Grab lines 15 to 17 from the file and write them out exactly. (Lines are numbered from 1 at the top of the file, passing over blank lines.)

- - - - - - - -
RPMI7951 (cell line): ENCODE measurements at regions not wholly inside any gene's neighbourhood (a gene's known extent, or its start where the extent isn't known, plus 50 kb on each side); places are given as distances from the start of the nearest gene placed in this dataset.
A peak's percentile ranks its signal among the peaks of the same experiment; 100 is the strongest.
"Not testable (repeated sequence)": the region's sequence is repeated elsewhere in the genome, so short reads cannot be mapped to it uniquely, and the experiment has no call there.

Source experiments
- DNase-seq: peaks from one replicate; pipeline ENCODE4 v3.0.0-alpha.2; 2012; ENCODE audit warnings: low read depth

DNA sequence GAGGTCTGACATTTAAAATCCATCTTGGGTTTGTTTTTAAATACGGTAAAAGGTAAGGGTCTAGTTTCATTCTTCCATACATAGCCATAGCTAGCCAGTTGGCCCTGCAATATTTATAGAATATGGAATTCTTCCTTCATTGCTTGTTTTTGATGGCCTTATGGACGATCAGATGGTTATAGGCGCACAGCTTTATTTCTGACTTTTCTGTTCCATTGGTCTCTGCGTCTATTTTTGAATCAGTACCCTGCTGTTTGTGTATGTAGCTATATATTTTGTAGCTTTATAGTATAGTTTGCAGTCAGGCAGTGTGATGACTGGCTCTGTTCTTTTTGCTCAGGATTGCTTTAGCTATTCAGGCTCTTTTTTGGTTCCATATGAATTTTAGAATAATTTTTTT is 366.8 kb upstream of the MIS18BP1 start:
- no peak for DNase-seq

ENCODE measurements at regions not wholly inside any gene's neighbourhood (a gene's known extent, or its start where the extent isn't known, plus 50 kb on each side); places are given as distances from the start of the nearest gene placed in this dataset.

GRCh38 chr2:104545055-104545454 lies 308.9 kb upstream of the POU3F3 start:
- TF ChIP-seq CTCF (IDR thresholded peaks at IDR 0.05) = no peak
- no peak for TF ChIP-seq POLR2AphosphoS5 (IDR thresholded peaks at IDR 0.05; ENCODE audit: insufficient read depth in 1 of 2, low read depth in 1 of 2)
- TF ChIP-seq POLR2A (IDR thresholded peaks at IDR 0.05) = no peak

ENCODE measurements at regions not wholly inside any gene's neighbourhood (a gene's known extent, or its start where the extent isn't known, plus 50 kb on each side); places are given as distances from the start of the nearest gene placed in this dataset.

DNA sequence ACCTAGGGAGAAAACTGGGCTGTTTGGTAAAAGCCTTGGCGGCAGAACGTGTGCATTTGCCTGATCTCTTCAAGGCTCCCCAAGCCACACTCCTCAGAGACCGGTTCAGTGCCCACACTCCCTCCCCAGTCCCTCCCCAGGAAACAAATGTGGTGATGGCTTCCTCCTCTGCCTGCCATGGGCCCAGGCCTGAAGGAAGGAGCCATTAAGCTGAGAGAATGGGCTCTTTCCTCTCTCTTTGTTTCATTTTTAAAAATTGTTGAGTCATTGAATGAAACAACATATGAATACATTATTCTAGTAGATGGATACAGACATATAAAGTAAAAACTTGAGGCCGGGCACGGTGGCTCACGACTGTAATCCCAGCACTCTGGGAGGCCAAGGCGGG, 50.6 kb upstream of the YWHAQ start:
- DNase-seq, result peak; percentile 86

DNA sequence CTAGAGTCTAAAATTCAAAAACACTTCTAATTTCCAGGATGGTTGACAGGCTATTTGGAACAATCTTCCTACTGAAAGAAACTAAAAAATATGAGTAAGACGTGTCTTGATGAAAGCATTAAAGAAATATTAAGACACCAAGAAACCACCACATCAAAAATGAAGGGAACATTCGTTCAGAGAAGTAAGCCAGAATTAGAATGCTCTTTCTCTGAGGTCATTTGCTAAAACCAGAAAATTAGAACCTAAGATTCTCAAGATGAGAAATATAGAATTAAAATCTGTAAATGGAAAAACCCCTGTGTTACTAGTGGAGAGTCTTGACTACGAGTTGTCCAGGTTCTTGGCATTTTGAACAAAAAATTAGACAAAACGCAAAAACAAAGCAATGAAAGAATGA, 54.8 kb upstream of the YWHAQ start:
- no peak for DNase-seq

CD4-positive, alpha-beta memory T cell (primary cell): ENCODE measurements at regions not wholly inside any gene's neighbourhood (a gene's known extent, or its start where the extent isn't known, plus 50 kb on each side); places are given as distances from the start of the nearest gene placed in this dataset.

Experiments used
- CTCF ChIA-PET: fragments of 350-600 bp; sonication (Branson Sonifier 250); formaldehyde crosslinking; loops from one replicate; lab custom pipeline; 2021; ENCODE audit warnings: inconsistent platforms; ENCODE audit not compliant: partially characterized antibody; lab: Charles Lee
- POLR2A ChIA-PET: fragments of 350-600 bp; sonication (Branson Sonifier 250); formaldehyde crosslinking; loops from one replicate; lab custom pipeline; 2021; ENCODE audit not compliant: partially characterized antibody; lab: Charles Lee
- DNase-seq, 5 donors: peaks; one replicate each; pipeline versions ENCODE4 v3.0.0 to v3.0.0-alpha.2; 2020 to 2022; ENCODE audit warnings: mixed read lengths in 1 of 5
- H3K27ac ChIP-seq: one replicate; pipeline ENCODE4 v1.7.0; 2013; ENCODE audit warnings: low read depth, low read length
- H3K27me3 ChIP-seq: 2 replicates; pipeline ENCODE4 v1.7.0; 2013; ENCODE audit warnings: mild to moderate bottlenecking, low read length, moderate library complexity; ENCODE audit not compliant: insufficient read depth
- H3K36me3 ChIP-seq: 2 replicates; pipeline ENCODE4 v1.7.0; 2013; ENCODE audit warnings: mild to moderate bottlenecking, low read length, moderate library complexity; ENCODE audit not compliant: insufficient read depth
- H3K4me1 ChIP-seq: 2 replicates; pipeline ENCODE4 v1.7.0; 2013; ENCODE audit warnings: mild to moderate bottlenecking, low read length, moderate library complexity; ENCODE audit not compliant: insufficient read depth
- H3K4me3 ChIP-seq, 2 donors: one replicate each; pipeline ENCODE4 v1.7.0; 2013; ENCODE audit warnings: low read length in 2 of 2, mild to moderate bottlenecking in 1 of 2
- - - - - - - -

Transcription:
- DNase-seq, result peak; percentile 86

DNA sequence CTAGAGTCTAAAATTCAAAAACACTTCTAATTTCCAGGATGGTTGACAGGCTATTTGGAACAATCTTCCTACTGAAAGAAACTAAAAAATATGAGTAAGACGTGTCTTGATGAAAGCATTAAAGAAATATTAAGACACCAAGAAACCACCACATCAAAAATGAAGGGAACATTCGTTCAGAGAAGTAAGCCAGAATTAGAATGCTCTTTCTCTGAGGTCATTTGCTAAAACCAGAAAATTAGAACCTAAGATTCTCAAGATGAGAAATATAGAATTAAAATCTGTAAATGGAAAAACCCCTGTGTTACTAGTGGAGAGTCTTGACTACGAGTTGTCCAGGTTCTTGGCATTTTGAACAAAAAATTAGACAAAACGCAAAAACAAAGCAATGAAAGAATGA, 54.8 kb upstream of the YWHAQ start:
- no peak for DNase-seq